Cameroons trade preference benefits will cease from 1 January 2020

Cameroon's trade preference benefits will cease from 1 January 2020

US President Donald Trump has announced his intention to strip the Central African country of Cameroon of its benefits under the African Growth and Opportunity Act (AGOA) over "persistent gross violations of internationally recognized human rights".

In an announcement last week, the office of US Trade Representative (USTR) said trade preference benefits will cease from 1 January 2020.

The decision is based on the results of the required annual AGOA eligibility review, from which the President determined that Cameroon "is out of compliance with eligibility requirements of AGOA".

Specifically, Cameroon has "failed to address concerns regarding persistent human rights violations being committed by Cameroonian security forces".

These violations, the USTR says, include "extrajudicial killings, arbitrary and unlawful detention, and torture."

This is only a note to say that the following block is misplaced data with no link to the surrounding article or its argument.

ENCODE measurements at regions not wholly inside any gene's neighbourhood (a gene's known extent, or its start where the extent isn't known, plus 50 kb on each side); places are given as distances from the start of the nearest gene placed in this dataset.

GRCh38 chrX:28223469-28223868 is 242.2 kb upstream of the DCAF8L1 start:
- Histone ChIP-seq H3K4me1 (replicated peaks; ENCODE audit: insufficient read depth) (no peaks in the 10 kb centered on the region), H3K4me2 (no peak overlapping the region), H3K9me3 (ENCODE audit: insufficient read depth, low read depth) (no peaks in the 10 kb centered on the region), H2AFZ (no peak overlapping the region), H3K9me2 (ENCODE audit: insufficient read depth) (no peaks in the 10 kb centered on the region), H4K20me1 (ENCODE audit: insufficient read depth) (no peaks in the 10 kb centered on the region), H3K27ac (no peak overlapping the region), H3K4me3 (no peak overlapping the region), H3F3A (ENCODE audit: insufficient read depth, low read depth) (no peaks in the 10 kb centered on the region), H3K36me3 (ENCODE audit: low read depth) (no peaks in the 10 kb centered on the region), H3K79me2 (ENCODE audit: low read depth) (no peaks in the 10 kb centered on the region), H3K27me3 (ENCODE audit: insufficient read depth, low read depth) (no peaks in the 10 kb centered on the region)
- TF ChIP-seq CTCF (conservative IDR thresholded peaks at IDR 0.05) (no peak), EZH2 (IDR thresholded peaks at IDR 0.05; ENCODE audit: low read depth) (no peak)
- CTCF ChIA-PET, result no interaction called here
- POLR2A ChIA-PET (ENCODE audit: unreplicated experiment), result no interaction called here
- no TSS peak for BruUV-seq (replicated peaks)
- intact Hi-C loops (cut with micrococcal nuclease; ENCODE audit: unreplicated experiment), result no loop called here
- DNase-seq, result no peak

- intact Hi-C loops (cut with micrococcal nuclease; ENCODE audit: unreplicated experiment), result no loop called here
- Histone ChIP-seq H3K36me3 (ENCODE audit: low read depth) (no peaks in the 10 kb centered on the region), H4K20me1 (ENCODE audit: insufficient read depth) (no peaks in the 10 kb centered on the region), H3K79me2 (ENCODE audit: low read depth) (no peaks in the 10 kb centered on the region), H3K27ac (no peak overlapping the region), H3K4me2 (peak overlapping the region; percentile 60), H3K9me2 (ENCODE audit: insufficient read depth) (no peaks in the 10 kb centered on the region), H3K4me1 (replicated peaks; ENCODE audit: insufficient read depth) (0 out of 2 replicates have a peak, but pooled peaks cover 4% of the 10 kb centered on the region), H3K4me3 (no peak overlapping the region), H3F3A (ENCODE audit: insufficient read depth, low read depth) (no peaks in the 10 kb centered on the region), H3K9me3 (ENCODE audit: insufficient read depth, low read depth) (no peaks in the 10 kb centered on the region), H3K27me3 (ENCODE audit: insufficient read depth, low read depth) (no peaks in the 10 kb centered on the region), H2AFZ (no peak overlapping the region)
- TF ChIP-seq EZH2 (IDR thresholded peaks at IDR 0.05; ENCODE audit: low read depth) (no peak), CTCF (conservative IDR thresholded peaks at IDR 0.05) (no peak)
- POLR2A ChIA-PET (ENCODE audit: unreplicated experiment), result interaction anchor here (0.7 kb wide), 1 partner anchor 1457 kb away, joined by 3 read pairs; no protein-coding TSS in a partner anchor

"The US government remains deeply concerned about persistent gross violations of human rights being committed by the Cameroonian government against its own citizens," said Deputy US Trade Representative CJ Mahoney. "This action underscores the Administration's commitment to upholding the human rights criteria as required in the AGOA legislation. We urge the government of Cameroon to work with the United States and the international community to strengthen protection of human rights under the law and to publicly hold to account those who engage in human rights violations."

The US said it will continue to monitor whether Cameroon continues to engage in gross violations of internationally recognised human rights in accordance with the AGOA eligibility requirements.

In order to qualify for AGOA trade benefits, partner countries must meet certain statutory eligibility requirements, including not engaging in gross violations of internationally recognised human rights. Other criteria include making continual progress toward establishing the rule of law, political pluralism, establishing internationally recognised worker rights, and the elimination of barriers to US trade and investment.

In July, an annual survey of violations of human and trade union rights published by the International Trade Union Confederation (ITUC), found attacks on workers reached unprecedented levels in Cameroon, Nigeria, Chad, Ghana, Eswatini and Zimbabwe in 2018.